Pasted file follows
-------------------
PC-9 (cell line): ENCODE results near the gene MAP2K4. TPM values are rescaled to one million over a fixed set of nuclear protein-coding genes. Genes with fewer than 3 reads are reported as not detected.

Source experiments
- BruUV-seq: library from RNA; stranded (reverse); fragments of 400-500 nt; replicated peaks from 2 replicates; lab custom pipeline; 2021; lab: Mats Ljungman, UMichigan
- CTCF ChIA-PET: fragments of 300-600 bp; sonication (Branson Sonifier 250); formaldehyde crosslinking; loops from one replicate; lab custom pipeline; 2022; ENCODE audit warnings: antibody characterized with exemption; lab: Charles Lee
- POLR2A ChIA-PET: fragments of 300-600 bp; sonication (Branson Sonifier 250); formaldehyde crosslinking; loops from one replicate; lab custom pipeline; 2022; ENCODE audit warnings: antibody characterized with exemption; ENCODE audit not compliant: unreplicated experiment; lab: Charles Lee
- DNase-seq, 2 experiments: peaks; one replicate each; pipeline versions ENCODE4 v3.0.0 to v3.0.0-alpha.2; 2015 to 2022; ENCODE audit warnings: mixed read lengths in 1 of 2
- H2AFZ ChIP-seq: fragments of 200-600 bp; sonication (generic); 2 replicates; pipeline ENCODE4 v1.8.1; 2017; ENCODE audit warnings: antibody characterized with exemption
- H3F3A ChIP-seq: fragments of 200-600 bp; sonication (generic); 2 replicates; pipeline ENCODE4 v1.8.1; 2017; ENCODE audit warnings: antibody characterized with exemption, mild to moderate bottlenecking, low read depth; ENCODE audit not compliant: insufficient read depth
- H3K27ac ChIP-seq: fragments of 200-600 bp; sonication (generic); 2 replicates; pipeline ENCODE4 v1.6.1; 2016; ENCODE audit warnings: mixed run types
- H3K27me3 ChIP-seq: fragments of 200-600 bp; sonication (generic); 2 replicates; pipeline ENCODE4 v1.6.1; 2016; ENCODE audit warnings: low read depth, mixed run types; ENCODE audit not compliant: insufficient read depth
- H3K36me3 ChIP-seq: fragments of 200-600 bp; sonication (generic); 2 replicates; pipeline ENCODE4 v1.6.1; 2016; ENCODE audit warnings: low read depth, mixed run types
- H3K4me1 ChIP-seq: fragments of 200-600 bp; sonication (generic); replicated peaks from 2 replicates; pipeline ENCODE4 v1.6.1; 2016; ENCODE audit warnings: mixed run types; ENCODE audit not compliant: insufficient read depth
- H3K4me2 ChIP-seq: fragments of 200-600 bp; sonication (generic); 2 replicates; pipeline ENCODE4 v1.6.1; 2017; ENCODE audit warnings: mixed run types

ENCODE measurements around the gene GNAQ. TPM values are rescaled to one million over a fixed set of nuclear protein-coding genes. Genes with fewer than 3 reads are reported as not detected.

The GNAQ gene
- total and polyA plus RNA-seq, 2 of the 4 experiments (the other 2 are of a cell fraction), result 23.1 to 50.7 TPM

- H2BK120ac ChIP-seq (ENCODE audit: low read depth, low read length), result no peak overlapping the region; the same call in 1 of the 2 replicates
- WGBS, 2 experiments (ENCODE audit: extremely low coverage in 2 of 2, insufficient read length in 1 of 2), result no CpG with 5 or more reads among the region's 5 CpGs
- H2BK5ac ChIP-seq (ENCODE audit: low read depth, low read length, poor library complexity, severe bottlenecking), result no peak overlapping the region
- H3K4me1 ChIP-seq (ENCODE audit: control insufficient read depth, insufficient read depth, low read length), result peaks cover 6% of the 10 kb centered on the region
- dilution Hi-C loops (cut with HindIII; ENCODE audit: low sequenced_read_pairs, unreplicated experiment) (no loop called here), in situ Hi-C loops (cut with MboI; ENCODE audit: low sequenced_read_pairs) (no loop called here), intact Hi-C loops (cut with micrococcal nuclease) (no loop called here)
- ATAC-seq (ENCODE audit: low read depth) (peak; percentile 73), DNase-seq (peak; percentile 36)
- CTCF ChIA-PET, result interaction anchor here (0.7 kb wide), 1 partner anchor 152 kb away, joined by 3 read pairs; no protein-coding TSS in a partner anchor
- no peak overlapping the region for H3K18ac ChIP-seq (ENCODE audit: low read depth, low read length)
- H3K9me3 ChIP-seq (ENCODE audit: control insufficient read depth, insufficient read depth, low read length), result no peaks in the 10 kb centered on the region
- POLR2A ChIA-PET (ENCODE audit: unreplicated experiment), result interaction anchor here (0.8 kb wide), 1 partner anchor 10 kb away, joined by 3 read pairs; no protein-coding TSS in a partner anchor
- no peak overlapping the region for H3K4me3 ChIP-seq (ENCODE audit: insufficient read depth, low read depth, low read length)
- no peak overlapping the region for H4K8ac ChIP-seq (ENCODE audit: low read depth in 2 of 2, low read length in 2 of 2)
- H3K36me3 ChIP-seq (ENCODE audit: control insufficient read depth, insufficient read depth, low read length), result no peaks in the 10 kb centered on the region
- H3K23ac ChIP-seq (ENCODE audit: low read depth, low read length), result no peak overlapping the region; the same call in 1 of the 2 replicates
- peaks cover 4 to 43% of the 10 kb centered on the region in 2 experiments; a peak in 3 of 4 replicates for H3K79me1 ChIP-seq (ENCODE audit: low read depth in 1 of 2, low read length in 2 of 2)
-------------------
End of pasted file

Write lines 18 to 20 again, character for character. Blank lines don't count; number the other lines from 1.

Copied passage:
- WGBS, 2 experiments (ENCODE audit: extremely low coverage in 2 of 2, insufficient read length in 1 of 2), result no CpG with 5 or more reads among the region's 5 CpGs
- H2BK5ac ChIP-seq (ENCODE audit: low read depth, low read length, poor library complexity, severe bottlenecking), result no peak overlapping the region
- H3K4me1 ChIP-seq (ENCODE audit: control insufficient read depth, insufficient read depth, low read length), result peaks cover 6% of the 10 kb centered on the region